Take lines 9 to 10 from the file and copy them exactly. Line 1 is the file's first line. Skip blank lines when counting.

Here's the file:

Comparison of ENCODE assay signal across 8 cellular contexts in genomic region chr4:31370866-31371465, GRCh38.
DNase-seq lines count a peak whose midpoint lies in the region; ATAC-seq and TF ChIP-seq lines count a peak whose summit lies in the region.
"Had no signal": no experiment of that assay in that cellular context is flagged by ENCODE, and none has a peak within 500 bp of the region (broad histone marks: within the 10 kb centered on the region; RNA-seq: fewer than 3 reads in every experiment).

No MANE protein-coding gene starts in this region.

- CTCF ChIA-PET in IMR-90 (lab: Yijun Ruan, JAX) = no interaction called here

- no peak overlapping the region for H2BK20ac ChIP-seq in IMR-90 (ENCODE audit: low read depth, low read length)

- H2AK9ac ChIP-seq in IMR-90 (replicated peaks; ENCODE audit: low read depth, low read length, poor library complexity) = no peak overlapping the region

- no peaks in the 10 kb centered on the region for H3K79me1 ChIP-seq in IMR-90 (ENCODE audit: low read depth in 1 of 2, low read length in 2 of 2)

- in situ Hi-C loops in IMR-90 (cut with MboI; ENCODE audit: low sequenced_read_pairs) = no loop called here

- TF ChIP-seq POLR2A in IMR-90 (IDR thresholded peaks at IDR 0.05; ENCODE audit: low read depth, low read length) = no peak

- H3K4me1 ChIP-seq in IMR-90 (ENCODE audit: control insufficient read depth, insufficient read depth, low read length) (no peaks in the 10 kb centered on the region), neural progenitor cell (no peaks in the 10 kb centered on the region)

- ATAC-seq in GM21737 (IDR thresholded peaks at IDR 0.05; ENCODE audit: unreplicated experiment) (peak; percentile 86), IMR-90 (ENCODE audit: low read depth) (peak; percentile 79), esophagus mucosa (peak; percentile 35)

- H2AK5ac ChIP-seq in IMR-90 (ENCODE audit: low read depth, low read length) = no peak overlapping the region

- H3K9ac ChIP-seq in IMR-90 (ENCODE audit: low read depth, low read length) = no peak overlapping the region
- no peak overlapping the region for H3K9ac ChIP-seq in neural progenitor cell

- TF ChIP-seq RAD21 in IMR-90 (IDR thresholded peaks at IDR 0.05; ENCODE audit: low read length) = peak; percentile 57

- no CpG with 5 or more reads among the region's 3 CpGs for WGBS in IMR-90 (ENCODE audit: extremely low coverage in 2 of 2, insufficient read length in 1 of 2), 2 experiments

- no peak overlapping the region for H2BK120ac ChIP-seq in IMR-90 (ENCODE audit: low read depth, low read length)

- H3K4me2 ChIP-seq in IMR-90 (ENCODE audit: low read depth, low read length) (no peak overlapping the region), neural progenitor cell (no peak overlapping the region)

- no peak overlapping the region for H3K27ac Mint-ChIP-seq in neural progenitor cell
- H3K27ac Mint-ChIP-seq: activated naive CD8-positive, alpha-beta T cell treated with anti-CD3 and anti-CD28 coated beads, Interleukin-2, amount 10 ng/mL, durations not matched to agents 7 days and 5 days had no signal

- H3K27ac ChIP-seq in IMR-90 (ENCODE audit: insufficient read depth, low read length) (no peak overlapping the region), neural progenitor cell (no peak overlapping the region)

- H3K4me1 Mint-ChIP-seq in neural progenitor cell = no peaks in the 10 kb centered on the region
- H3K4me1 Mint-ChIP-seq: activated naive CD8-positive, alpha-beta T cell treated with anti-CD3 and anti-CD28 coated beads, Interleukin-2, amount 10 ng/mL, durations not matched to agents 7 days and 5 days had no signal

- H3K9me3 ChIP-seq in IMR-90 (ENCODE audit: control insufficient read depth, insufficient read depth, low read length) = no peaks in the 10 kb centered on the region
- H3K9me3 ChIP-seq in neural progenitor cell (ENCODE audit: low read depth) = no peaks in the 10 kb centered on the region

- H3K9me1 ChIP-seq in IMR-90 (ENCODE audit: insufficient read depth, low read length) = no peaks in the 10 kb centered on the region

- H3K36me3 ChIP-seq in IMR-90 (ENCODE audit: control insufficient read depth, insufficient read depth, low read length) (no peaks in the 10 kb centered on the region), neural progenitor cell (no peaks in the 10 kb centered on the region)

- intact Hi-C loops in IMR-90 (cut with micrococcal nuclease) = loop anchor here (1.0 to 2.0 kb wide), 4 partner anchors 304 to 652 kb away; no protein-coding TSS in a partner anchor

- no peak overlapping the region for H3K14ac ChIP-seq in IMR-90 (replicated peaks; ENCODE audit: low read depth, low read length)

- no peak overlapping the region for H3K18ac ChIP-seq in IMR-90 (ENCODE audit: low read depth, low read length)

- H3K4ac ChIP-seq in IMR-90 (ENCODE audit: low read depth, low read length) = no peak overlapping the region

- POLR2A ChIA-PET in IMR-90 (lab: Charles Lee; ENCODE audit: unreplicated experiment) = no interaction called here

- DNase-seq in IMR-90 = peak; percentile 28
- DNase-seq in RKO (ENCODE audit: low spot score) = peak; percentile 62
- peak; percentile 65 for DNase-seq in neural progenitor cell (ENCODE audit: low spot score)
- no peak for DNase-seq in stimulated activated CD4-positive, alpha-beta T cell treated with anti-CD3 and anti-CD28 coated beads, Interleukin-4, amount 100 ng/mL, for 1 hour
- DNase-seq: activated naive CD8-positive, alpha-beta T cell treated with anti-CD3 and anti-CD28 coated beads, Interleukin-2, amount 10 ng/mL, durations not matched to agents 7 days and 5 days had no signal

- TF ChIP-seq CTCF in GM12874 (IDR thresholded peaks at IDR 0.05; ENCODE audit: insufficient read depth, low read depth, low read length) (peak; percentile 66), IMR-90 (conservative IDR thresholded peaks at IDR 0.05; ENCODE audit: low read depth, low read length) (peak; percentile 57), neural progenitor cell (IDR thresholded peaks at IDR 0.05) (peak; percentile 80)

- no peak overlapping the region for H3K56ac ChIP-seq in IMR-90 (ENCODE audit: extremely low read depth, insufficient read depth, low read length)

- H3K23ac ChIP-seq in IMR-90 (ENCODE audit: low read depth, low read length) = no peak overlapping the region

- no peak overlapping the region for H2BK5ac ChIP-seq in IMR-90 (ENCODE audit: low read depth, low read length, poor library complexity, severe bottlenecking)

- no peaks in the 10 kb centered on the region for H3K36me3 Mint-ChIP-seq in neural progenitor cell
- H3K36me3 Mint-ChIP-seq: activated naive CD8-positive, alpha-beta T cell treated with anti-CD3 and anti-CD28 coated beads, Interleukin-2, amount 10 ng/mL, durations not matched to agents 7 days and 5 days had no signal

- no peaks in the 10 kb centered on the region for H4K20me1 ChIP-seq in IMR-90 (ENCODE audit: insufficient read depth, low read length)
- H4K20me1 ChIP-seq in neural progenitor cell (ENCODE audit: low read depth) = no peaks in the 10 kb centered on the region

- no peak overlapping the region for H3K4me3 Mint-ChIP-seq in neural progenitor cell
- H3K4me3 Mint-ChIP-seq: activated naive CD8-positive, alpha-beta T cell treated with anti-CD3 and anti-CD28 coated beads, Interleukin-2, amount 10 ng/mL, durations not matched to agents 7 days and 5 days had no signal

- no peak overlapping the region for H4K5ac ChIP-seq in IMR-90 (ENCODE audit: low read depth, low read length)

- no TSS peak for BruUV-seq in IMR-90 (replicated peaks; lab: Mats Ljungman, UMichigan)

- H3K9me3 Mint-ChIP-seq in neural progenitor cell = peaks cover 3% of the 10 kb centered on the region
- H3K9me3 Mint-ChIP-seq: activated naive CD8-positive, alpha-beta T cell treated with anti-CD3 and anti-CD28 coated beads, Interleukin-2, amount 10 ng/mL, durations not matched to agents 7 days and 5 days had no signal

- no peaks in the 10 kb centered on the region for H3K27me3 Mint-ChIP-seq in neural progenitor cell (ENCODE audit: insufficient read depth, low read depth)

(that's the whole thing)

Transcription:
- in situ Hi-C loops in IMR-90 (cut with MboI; ENCODE audit: low sequenced_read_pairs) = no loop called here

- TF ChIP-seq POLR2A in IMR-90 (IDR thresholded peaks at IDR 0.05; ENCODE audit: low read depth, low read length) = no peak